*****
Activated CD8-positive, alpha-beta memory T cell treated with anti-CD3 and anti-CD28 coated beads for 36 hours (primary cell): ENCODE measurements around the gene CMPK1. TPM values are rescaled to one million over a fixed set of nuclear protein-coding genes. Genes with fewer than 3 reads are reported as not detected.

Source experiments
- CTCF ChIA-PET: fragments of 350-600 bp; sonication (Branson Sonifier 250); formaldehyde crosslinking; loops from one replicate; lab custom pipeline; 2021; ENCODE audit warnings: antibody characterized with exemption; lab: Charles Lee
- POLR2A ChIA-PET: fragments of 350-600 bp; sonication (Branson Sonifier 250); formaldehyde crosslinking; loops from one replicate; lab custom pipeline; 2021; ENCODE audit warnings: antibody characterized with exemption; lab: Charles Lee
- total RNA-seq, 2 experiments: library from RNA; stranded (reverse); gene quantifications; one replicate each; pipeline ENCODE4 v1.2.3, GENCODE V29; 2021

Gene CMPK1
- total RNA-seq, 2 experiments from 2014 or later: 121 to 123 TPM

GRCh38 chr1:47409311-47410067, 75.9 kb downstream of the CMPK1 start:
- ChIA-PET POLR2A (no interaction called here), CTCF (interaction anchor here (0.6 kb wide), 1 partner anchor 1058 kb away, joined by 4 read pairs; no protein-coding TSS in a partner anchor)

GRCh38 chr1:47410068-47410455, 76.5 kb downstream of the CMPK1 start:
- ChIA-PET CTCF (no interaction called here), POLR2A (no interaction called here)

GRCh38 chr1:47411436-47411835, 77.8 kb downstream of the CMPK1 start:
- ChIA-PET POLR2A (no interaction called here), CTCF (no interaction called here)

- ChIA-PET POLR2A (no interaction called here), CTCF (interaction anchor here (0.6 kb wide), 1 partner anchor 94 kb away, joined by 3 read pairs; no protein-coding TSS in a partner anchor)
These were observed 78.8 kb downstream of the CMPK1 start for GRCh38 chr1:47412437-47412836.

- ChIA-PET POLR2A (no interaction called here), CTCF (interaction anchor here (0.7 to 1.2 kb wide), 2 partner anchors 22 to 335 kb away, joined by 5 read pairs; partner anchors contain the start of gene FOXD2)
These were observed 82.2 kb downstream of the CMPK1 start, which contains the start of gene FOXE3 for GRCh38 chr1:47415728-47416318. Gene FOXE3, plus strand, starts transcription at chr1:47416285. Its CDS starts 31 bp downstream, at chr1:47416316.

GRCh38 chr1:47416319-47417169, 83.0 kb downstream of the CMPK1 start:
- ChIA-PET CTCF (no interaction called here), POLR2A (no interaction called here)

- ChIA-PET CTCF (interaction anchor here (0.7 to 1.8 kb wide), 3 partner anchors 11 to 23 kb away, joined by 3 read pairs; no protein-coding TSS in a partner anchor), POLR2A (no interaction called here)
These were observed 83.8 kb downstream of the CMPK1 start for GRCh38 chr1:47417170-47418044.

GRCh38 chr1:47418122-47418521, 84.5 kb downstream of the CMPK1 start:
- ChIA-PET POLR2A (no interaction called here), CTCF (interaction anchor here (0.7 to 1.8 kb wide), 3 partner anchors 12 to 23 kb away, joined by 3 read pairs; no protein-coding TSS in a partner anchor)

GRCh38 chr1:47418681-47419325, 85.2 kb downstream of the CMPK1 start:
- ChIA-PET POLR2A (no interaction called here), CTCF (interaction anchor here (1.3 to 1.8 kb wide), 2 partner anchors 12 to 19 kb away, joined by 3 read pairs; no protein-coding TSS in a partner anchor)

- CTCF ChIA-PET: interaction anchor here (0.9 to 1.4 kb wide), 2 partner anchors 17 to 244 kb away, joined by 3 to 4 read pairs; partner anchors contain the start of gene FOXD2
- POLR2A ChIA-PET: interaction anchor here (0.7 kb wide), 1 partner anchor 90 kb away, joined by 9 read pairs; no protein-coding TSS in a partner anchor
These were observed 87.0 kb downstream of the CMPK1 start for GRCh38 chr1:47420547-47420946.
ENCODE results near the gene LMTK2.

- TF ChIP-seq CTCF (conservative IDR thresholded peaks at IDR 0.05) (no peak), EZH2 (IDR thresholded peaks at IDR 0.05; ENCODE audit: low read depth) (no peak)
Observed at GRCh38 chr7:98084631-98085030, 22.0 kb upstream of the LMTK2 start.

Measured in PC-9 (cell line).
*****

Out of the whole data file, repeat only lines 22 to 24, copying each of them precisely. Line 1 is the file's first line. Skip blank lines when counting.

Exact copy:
GRCh38 chr1:47418122-47418521, 84.5 kb downstream of the CMPK1 start:
- ChIA-PET POLR2A (no interaction called here), CTCF (interaction anchor here (0.7 to 1.8 kb wide), 3 partner anchors 12 to 23 kb away, joined by 3 read pairs; no protein-coding TSS in a partner anchor)

GRCh38 chr1:47418681-47419325, 85.2 kb downstream of the CMPK1 start: